When Pat James found out her 14-year-old son, Lathan, wasn’t going to be able to play in a baseball league in the summer of 2009, she wouldn’t accept it.
That year, because of budget cuts, the Durham, N.C., parks and recreation department had cut its summer baseball program for teenage boys. So James went to work to keep teen baseball alive in Durham. A single mom and longtime employee of Duke University’s Community Services Center, James approached local coaches, volunteers and businesses.
“Our first year in 2009 was difficult,” says James. “But I was able to get the old baseball uniforms for the kids, and the use of one field, from the parks and recreation department. Then I began approaching local businesses and was able to raise enough money for an end-of-season banquet and trophy. Thanks to the city, about 10 businesses and to the coaches and other volunteers, we were able to keep a baseball league of five teams going for the summer.”
In 2010, fortunes improved for the fledgling league. Minor League Baseball was in town to restore and reopen the historic Durham Athletic Park, former home of the Minor League Durham Bulls, which was featured in the 1988 hit film “Bull Durham.”
James appealed to the CEO of Minor League Baseball and Minor League Baseball Charities for support.
“He shared our concern that the percentage of African-Americans in professional baseball is dropping,” says James. “He agreed that if I would run the program, and we ensured our kids were staying in school, and that we expanded to eight teams, Minor League Baseball Charities would grant us use of the historic baseball park, pay for our uniforms and umpire fees, and provide us $1,000 for a banquet. It was wonderful news.”
Minor League Baseball Charities assigned the league the name “Long Ball.” James became league director and successfully expanded it to eight teams. Since 2010, the Durham Triple Play Leagues’ Long Ball Program – which was a pilot for Minor League Baseball – has enabled 120 teenage boys to participate in competitive baseball each summer. (Watch a video about the program here.)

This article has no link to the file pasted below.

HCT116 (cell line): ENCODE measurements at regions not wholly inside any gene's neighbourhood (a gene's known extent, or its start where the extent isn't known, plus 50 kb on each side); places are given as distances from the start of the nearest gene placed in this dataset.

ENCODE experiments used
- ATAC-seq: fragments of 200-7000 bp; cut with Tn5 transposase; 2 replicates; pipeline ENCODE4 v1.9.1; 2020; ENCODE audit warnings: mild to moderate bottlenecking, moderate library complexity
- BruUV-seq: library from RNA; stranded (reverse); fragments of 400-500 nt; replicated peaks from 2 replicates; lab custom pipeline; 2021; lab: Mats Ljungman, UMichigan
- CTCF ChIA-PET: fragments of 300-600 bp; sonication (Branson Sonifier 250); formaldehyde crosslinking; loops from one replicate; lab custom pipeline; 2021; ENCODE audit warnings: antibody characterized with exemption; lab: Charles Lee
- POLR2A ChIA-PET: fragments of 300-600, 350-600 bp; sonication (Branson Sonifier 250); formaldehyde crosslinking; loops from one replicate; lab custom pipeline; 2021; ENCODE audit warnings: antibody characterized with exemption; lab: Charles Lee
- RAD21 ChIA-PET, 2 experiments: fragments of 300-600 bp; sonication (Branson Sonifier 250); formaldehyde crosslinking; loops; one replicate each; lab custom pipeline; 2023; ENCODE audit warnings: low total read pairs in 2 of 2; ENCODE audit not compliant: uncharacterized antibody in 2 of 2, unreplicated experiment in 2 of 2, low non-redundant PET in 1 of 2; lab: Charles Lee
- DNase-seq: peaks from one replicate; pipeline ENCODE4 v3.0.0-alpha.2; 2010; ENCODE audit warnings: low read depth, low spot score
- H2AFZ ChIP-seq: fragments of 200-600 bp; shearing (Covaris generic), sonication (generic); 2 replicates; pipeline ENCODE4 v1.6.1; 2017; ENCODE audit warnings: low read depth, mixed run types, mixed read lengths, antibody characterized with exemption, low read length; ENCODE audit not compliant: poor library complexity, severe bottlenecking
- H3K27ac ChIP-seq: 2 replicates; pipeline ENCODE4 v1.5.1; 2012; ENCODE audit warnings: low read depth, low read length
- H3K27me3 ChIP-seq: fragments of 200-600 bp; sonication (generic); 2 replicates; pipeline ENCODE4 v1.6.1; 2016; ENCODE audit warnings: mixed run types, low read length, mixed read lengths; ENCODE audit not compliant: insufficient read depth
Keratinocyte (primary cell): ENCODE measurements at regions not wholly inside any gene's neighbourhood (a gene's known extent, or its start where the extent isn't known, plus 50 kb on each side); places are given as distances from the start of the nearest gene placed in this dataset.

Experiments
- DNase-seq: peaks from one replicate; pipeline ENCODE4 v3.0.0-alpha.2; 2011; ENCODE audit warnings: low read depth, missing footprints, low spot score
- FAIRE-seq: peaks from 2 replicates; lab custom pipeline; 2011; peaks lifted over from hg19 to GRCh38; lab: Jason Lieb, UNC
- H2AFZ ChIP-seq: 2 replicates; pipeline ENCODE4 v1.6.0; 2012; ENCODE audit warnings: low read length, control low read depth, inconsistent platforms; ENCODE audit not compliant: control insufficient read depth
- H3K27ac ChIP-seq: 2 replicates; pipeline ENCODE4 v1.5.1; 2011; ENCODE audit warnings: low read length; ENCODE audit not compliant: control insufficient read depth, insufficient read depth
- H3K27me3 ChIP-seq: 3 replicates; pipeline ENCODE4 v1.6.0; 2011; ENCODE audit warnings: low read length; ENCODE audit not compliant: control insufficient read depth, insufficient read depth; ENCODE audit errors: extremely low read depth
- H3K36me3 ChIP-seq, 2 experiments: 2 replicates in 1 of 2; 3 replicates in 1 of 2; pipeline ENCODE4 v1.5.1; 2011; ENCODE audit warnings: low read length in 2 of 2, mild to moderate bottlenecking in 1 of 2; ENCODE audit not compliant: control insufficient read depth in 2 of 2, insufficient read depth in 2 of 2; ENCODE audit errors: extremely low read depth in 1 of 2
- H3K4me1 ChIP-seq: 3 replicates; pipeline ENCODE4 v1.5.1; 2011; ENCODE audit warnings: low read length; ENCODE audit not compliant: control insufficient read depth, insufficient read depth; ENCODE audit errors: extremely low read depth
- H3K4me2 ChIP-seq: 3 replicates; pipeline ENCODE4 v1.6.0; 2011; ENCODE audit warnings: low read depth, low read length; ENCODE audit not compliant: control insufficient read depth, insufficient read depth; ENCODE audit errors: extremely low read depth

“We wanted to give opportunities to kids who didn’t make their school team or who just needed something positive to do with their time,” says James. “Ninety percent of our kids come from the inner city, about 95 percent are African-American and 95 percent come from single-parent households. Sometimes, the coach is the only significant male figure in a player’s life.”
There are strict rules to participate. Players must stay in school and follow a dress code. No profanity or taunting of umpires, coaches or players is allowed.
James works with 24 coaches, 10 staff and about 50 other volunteers. Summer 2014 will be the sixth season of Durham Long Ball, and this year Major League Baseball will add its support to the league through its RBI program, which stands for Reviving Baseball in Inner Cities.
James says she loves volunteering for Long Ball and that she has witnessed positive results in the community from the start. Lathan, now 20, volunteers as a coach.
“My son is one of about 50 percent of Long Ball participants who, once they’ve reached the age limit of 18, come back as coaches and volunteers,” says James. “We try to teach the kids accountability and respect as well as baseball skills. Sometimes parents half-joke to me that their kids will listen to me before they’ll listen to them. It makes me feel great.”